2021 Mercedes-Benz G Class
Mercedes has redesigned the offer of the famous G-Class for the model year 2021. 2021 Mercedes-Benz G Class is finally here. Look at what has been changed.
For starters, the most powerful diesel version of the G400d will be available in combination with all equipment packages from September 1 (which has not been the case so far), with the six-cylinder diesel engine developing 330HP and 700 Nm of torque.
The G-Class also received Desert driving mode to improve traction on sandy terrain, and there’s also a standard digital instrument panel.
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Also, the optional Night Package can now be ordered without the AMG Line and Stainless Steel Package, and the design of the 20-inch alloy wheels in high-gloss black or Himalayan gray finish is also new.
There are also three new colors in the palette (gray, green and blue inspired by the colors from the past of this model), while the rest of the visual refinement is due to the G Manufaktur Package.
G Class history:
1948: The G-Wagen’s Large Adult Father
After WWII, a former Mercedes-Benz engineer, who worked for the brand when it was essentially the vehicular wing of the Nazi party, comes up with an idea for an all-wheel-drive, all-terrain civilian vehicle. This open-bed, canvas-roofed truck, the Unimog, was named as an acronym for Universal Motor Gerät (“device”). The Unimog was such a good idea that Mercedes bought the company in 1950, and has been producing endless variations on the Unimog platform ever since, used for everything from ambulances to snowplows.
1973: A Car Is Born
The first styling mock-up for what would become the G-Wagon is created out of wood. The medium makes sense, since the angular truck lacked the sensual curves typically rendered by car designers in clay. The G-Class was divided into two separate model lines—one for military applications and one for non-military applications—but all shared common features: a very robust all-wheel-drive system, a narrow width, and an adorable yet menacing appearance.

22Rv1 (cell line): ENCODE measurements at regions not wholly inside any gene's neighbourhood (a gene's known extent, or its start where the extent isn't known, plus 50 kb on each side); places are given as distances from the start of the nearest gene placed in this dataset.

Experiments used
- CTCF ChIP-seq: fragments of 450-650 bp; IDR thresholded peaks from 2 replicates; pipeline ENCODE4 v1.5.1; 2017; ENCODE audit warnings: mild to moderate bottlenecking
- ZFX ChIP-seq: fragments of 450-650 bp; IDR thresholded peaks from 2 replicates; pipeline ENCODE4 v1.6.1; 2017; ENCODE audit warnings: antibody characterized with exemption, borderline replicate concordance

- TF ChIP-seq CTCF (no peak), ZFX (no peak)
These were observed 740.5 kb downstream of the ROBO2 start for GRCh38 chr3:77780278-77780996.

1979: The G-Wagon Rolls Out
The first G-Wagons began being hand-built in Graz, Austria. They were available in three different body styles: two-door convertible, two-door wagon, and four-door wagon. One of the first early bulk orders came from the Shah of Iran for his military, but the Islamic revolution deposed him before the order could be fulfilled. The G-Wagon was not officially exported into the United States in its first decade or so, but a few hundred washed up on our shores thanks to individual “grey market” imports that were allowed until 1987.
1980: “G” as in “God”
The Vatican requests a special version of the four-door G-Wagon 230G topped with a clear plastic chamber in which the Pope could stand upright while greeting and blessing his admirers during public appearances. According to The Washington Post, this was the first Popemobile to feature the see-through box that let the Pope stand up while rolling through the crowd (though it wasn’t made bulletproof until later).
1990: The G-Class Gets Classy
The G-Class receives its first major styling update. Though Mercedes kept the utilitarian looks, it transitioned the G toward luxury with a special civilian-only line that featured burl wood trim, leather seats, cruise control, and anti-lock brakes, as well as running boards to make getting in and out a less intense affair.1993: It’s Coming to America